How Mujuru camp won the battle for vice-presidency

IN this ninth instalment of his article on succession and the Zanu PF constitution, Derek Matyszak looks at how the Mujuru faction outfoxed the Mnangagwa camp in the battle to secure the post of vice-president.

The promotion of Joseph Msika to the vice-presidency left the position of national chairperson open, and Emmerson Mnangagwa threw his hat into the ring for this position. Had he succeeded in this quest, he would have been in pole position to succeed late Vice-President Simon Muzenda, also a Karanga, and within reach of the presidency after Mugabe’s departure.

 
It was apparently astute political manoeuvering by the late former army commander General Solomon Mujuru, however, that secured the nomination of John Nkomo, a Ndebele, from eight of the 10 provinces. As a Ndebele, Nkomo was an unlikely rival to Mujuru’s choice for the presidency when the opportunity arose — as it did with the death of Muzenda in September 2003.

 
The Tsholotsho saga

 
With the vacancy now occurring in the Zanu PF wing of the vice-presidency, the appointment of the replacement was never going to be smooth. The fractious nature of the process is indicated by the fact that the vacancy was not officially filled until 15 months had passed, at the Zanu PF congress of December 2004. A bruising battle took place between the Mujuru and Mnangagwa camps in the intervening period, from which Mujuru emerged winner.

 
Before then, the grouping around Mnangagwa appeared to have been on the ascendency in the provinces for several years prior to Muzenda’s death, and seemed likely to muster the support for nomination from the required six provinces for the vice-presidency. To further Mnangagwa’s chances, his supporters sought to advance the principles expounded in what became known as the “Tsholotsho Declaration”.

 
Jonathan Moyo, a prominent fickle politician, was a key player in the drama which unfolded. He has written in detail about the events. In his account, Moyo maintains that the Tsholotsho Declaration is made up of four principles:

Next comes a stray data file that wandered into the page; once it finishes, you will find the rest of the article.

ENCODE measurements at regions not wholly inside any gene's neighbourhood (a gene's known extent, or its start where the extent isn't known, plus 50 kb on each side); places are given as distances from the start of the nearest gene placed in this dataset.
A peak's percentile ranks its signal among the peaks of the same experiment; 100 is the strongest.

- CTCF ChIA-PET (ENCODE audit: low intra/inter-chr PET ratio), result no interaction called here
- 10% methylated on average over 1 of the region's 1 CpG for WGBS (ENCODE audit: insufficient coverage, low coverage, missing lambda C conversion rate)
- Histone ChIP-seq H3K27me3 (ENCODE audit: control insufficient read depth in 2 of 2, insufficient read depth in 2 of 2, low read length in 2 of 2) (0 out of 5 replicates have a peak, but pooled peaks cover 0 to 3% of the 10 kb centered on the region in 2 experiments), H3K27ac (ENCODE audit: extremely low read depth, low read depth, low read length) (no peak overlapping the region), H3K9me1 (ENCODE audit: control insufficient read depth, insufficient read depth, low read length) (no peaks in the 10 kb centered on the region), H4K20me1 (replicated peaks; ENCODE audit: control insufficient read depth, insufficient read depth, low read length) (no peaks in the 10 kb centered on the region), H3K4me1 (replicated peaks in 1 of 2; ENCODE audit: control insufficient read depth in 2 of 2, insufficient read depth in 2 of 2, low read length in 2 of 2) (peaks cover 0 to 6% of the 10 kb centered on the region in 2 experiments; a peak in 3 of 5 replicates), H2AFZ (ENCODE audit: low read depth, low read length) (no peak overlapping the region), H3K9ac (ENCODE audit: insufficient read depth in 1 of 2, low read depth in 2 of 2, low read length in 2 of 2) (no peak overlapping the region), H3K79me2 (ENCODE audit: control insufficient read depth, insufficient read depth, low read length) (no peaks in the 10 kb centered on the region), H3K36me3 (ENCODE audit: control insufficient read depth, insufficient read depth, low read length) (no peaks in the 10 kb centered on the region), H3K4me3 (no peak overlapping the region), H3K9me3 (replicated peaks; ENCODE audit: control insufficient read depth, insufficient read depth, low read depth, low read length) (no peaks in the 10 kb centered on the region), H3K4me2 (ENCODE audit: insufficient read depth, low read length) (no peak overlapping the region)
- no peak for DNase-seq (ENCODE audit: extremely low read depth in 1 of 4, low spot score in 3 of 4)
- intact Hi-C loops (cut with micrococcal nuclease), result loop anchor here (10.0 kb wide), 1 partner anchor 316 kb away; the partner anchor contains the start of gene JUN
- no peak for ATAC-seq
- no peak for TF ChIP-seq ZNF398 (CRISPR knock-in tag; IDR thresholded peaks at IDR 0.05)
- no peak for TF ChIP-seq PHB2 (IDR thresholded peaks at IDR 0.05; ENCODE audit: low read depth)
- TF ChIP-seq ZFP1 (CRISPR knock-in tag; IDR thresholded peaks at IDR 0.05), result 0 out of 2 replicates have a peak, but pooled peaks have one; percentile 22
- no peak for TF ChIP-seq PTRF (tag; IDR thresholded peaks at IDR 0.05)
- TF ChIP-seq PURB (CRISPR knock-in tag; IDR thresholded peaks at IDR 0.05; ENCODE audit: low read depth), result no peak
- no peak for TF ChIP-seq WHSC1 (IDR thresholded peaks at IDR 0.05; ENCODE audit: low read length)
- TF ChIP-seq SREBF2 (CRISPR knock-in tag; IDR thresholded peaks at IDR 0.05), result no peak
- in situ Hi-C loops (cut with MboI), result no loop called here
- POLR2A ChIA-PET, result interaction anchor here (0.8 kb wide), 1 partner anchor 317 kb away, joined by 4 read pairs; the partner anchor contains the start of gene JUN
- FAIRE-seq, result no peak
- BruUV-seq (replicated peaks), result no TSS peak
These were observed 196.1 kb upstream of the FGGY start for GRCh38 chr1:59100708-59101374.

•  that all the country’s four major ethnic groups, Karanga, Manyika, Zezuru and Ndebele be represented in the presidium;

 

 

  •  that the position of president should not be monopolised by one ethnic group but rotate among the four major ethnic groupings;

 

  •  that the filling of positions in the presidium should not be by imposition by the party hierarchy, but through democratic elections done by secret balloting; and

 

 

  •  such positions must be filled in accordance with the party constitution.

 

 

Since the Mujuru aspirant to the position, Joice, is Zezuru, already represented in the presidium by President Robert Mugabe, support for the declaration was seen as support for Mnangagwa as vice-president. Those supporting these principles envisaged a presidium with Mugabe, a Zezuru, as president, Mnangagwa, a Karanga, as one vice-president with a Ndebele co-vice president, and “young Turk” legal advisor to Zanu PF Patrick Chinamasa (Manyika) as national chairperson.

 
The declaration threw down the gauntlet to those who believed the top three positions in the presidency were inviolable until a vacancy occurred and that two of the top four positions should be occupied by former PF Zapu members. Among them was Mugabe who did not intend to be hampered by the inconvenience that there was nothing in the Zanu PF constitution which supported his views.